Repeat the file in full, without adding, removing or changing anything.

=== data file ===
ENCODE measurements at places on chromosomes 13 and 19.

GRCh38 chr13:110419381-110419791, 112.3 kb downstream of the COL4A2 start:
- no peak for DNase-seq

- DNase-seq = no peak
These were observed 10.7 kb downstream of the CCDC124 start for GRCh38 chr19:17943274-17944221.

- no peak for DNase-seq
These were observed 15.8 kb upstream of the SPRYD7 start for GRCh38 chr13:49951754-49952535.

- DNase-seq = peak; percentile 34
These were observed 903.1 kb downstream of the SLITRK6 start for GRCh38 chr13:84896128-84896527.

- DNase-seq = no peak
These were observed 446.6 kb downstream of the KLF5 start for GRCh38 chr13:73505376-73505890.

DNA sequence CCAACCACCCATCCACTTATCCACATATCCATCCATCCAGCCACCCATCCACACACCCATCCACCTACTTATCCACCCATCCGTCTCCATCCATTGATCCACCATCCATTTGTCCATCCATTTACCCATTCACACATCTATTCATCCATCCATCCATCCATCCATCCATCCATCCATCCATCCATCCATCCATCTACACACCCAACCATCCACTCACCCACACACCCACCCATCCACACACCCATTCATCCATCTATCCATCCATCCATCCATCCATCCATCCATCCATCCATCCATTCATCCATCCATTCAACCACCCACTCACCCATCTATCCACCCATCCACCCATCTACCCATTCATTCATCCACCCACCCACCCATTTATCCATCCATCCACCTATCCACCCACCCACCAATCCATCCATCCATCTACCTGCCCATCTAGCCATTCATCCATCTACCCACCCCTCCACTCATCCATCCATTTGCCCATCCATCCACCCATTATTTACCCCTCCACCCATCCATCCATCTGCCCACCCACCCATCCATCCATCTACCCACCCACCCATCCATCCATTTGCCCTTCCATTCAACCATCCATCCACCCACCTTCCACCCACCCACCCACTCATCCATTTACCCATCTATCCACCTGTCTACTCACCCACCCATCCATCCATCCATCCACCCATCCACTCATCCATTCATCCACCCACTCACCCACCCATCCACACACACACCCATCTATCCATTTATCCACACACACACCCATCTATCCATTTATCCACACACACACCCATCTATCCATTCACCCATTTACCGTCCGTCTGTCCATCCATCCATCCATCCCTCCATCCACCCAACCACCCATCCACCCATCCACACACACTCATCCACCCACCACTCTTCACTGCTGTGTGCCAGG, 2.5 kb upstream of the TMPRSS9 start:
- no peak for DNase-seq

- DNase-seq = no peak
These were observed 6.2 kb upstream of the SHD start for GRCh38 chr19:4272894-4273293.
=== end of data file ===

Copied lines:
ENCODE measurements at places on chromosomes 13 and 19.

GRCh38 chr13:110419381-110419791, 112.3 kb downstream of the COL4A2 start:
- no peak for DNase-seq

- DNase-seq = no peak
These were observed 10.7 kb downstream of the CCDC124 start for GRCh38 chr19:17943274-17944221.

- no peak for DNase-seq
These were observed 15.8 kb upstream of the SPRYD7 start for GRCh38 chr13:49951754-49952535.

- DNase-seq = peak; percentile 34
These were observed 903.1 kb downstream of the SLITRK6 start for GRCh38 chr13:84896128-84896527.

- DNase-seq = no peak
These were observed 446.6 kb downstream of the KLF5 start for GRCh38 chr13:73505376-73505890.

DNA sequence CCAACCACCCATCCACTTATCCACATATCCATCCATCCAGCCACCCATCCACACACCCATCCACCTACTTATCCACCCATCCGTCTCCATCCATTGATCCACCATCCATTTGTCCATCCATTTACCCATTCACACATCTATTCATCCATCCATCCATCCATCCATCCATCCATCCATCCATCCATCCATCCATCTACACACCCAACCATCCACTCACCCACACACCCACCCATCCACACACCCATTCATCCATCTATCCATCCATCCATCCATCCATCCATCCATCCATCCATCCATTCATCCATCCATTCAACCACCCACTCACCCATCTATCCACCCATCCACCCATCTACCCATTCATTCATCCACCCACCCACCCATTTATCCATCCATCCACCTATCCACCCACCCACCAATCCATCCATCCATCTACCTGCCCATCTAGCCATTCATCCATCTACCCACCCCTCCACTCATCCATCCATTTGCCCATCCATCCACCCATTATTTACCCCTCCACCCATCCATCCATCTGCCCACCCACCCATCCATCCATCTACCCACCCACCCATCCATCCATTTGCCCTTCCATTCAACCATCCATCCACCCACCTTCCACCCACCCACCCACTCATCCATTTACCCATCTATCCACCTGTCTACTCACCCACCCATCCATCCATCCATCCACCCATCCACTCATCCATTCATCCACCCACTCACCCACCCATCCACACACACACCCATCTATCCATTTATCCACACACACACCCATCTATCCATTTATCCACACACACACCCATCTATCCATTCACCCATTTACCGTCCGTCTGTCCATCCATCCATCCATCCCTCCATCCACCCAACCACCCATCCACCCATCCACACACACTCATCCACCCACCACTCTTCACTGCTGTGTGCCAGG, 2.5 kb upstream of the TMPRSS9 start:
- no peak for DNase-seq

- DNase-seq = no peak
These were observed 6.2 kb upstream of the SHD start for GRCh38 chr19:4272894-4273293.